Psalm 43 begins with the writer asking God to “vindicate” him. Verse one uses a legal metaphor common in the prophets to picture the writer and his enemy before God as his judge. About 40% of the occurrences of the word שפט have God as the judge, nine times the verb is used as a noun to describe God as the “judge.” Sometimes God is called on to judge between two people who are at odds. The phrase “defend my case” is also the language of a lawsuit. The verb ריב and the related noun are both used in the context of someone taking someone to court to sue them. The psalmist is picturing himself going to the city gates of his town and standing before the elder of the town, a king’s magistrate. In order to get real justice, perhaps he has to go to the king himself and plead his case.
The psalmist is calling on God to “do justice” in this case. In a human court, the goal is to hear the evidence on both sides of that case and let the judge decide who is “right” and who is “wrong.” If God is the judge, the Psalmist can be assured of justice because God is ultimately just in his nature.
Like most modern translations, the ESV has “vindicate” here. In English, “vindicate” has the connotation of clearing someone from suspicion, or to prove that they are in the right. In this court context, the writer is asking God to judge the case and declare that he is in the right, and the enemy is “in the wrong.”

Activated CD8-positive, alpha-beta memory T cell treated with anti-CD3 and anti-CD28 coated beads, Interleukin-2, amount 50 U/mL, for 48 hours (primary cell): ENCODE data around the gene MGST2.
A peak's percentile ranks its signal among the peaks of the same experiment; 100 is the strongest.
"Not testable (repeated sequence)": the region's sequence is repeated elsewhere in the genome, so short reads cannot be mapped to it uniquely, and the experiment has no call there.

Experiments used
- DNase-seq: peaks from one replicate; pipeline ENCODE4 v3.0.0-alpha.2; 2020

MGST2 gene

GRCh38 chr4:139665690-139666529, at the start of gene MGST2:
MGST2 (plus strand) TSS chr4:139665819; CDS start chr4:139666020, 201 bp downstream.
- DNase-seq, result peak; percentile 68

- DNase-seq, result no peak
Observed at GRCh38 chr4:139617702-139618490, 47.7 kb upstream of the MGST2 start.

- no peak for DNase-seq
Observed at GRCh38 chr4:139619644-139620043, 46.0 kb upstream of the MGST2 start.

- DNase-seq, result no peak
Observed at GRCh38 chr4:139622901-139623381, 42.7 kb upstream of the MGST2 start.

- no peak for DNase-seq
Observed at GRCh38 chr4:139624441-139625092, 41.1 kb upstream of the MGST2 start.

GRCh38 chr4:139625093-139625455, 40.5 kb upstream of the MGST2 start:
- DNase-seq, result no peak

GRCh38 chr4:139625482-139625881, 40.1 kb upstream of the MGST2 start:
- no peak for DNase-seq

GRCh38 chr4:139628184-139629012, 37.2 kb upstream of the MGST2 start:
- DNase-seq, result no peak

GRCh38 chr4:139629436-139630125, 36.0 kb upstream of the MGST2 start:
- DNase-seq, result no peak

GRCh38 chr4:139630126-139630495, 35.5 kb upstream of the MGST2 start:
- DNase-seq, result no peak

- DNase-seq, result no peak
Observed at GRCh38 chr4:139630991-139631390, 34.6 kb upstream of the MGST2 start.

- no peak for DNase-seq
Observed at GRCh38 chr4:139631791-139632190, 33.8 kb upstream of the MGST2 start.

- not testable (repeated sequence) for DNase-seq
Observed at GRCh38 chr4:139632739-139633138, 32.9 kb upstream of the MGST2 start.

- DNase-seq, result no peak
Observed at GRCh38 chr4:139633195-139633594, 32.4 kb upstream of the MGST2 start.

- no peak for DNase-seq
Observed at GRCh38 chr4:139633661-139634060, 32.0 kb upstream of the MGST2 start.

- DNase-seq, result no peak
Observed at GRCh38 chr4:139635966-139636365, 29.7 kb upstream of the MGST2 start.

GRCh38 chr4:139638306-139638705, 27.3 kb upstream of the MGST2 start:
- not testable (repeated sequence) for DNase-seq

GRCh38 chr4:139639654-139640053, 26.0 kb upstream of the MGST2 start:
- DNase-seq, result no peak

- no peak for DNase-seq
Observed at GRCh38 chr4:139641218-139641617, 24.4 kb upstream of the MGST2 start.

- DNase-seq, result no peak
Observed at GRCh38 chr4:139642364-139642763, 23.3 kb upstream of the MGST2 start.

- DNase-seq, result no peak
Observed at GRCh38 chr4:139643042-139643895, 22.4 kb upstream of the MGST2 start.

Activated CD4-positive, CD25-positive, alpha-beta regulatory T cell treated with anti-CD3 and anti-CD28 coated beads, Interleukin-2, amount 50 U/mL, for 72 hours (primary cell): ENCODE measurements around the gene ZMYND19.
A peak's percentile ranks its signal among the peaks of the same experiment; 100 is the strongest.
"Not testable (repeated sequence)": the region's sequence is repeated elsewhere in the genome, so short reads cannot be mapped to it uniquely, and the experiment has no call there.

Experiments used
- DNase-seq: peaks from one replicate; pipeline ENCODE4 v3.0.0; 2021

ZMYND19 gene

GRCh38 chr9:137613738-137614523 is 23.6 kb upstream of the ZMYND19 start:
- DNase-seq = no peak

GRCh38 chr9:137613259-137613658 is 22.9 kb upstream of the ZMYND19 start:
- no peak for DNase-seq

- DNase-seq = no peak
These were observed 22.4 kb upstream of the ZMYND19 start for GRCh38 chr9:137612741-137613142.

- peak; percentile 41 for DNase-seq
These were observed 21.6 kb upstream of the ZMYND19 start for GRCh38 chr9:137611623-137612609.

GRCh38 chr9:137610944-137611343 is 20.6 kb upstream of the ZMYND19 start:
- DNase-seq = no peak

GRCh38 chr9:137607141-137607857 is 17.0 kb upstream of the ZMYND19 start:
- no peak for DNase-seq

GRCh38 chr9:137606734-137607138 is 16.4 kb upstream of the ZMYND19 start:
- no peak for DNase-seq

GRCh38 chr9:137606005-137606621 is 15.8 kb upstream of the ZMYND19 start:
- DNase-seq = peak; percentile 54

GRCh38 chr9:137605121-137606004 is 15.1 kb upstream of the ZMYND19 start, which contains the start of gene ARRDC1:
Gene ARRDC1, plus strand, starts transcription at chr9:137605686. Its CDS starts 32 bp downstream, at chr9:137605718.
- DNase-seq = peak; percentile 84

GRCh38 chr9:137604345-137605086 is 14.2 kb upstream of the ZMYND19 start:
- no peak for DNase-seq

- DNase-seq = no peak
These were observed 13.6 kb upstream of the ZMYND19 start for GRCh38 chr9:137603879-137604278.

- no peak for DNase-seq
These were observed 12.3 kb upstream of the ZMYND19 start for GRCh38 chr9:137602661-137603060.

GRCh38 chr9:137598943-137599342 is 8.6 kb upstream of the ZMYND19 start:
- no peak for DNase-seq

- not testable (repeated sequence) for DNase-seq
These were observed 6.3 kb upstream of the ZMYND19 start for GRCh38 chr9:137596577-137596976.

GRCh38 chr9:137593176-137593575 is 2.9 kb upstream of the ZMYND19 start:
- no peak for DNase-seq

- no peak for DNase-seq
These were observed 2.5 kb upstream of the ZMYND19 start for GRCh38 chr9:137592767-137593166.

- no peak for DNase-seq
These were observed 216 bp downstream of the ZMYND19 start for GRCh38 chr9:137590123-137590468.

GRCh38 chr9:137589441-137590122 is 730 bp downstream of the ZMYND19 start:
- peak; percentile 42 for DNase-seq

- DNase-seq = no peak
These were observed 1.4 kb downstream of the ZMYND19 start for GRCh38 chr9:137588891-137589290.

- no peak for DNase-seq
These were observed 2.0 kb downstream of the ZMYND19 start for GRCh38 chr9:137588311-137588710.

Just as in a human court, the psalmist offers evidence against his enemy. First, his enemy is “an ungodly nation.” The noun is simply nation (גּוֹי), although in the context most translations render the word as referring to non-Jewish, pagans or heathens. In the next Psalm, for example, the word is used for the nations the Lord drove out of the land (44:2).
Second, they are not faithful . One of the cornerstone virtues in the Hebrew Bible is faithfulness(חָסִיד). The word does not mean “full of faith,” as if it is a synonym for “a believer.” The idea of faithfulness in the Hebrew Bible is an action, one “does faithfulness.” The word is frequently used to describe those who abuse the poor and needy, to be “unfaithful” to the covenant (Mic 7:2).
Third, they are unjust. The noun מִרְמָה has the connotation of being a fraud, a trickster. The writer’s adversary tries use some sort of subterfuge to get his way. The word describes Jacob stealing his brother’s blessing (Gen 27:35) and the actions of Simeon and Levi when they made a false covenant with the king of Schechem (Gen 34:13). Micah 6:11 uses the word to describe dishonest weights, which look like the real thing but intend to steal from the unaware. The word is among the many things listed in Psalm 24 which qualifies someone for going up to the Holy Hill of God to worship (someone who does not swear deceitfully).
Last, they are oppressing the writer (v. 2). The noun לַחַץ does not appear frequently in the Hebrew Bible, but it does appear in each of Psalms 42-44 (and only in this series of Psalms in the Psalter). Exod 3:9 and Deut 26:7 use the noun to describe the oppression Israel faced when they were in Egypt. The verbal form of the root is used in a number of other passages which describe foreign oppression Judg 2:18, 4:3, 6:9, 10:12; Isa 19:20(, oppression which is sometimes a punishment for covenant unfaithfulness )Amos 6:14,
This description of an enemy is applicable during the life of David, either when he was running from Saul or later from Absalom. But it is also generic enough that this Psalm would be a great comfort for someone living outside the land during the Exile – when has Israel not been oppressed by a faithless enemy?
This psalm is a promise that God does in fact judge fairly, he will vindicate his people and render justice.